How Red Bull struck an early tech blow against Mercedes

Matthew Somerfield

Ferrari’s 2019 power unit, Mercedes’ DAS and Racing Point’s ‘Pink Merc’ are all hot topics, but one unheralded key battle in the technical war has already been won, as a request by Red Bull has forced the FIA to clarify its position on a solution used by Mercedes in 2019 and which it intended to use again this season.

The rear brake duct and suspension upright seen on both the W10 and 2020’s W11 features what the team believed to be a clever interpretation of the regulations. It’s a design that leans on the suspension upright to create an additional inlet above the main brake duct (red arrow, below), which then feeds airflow into a void on the top of the brake drum.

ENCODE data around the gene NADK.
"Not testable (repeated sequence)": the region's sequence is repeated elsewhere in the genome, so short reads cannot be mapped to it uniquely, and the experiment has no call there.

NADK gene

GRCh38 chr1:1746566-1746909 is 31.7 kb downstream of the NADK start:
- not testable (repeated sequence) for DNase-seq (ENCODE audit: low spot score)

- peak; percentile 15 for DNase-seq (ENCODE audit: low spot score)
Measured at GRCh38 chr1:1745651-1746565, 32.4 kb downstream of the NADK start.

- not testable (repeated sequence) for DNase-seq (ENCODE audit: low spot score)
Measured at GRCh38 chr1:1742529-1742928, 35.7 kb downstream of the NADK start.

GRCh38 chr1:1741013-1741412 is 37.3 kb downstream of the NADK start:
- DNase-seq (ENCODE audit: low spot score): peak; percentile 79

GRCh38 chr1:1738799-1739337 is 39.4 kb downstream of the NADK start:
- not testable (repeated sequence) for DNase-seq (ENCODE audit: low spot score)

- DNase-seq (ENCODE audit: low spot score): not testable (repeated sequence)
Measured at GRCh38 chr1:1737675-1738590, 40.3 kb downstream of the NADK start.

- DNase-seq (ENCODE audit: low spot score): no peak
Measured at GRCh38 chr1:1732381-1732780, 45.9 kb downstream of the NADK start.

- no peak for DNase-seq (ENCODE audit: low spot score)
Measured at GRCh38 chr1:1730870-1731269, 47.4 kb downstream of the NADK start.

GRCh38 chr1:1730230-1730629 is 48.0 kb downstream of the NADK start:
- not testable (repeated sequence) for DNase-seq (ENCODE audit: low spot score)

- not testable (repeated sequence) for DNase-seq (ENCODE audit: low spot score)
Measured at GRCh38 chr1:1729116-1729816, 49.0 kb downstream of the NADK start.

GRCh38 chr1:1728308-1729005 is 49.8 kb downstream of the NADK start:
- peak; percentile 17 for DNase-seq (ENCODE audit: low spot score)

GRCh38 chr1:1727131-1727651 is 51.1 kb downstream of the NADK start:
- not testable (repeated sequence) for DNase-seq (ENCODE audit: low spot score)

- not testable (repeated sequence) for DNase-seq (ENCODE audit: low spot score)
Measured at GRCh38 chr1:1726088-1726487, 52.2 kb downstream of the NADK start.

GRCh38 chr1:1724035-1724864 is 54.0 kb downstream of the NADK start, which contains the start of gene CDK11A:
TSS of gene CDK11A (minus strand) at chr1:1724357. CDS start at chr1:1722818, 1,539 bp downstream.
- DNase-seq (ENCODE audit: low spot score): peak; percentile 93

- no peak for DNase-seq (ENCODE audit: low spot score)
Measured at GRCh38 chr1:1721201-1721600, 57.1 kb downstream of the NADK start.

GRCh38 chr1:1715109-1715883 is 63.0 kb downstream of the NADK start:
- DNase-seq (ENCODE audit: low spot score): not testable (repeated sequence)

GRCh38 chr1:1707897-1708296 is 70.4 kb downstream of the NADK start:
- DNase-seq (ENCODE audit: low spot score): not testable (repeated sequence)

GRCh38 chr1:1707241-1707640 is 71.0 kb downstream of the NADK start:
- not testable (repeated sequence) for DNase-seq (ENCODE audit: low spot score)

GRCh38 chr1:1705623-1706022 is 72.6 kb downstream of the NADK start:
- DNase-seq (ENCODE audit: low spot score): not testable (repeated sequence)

Mercedes AMG F1 W10, rear duct

Mercedes AMG F1 W10, rear duct Giorgio Piola

Giorgio Piola

This provides a cooling benefit that aids in tyre management, as it reduces heat transfer between the brakes and wheel rim, a trait that would ordinarily heat the tyre.

The issue that Red Bull raised relates to a section within article 5.1 of the technical regulations:

Air ducts around the rear brakes will be considered part of the braking system and shall not protrude beyond:

a) A plane parallel to the ground situated at a distance of 160mm above the horizontal centre line of the wheel.

The inlet formed by the uprights design clearly sits above this 160mm measurement and so the FIA has confirmed that teams using this solution will have to make adjustments.

Racing Point RP20 rear suspension brakes

Racing Point RP20 rear suspension brakes Mark Sutton / Motorsport Images

Mark Sutton / Motorsport Images

While Mercedes has been the primary target of this ‘attack’, Racing Point may also find itself pegged back in Australia too, as it carried the design across to the RP20 (above).

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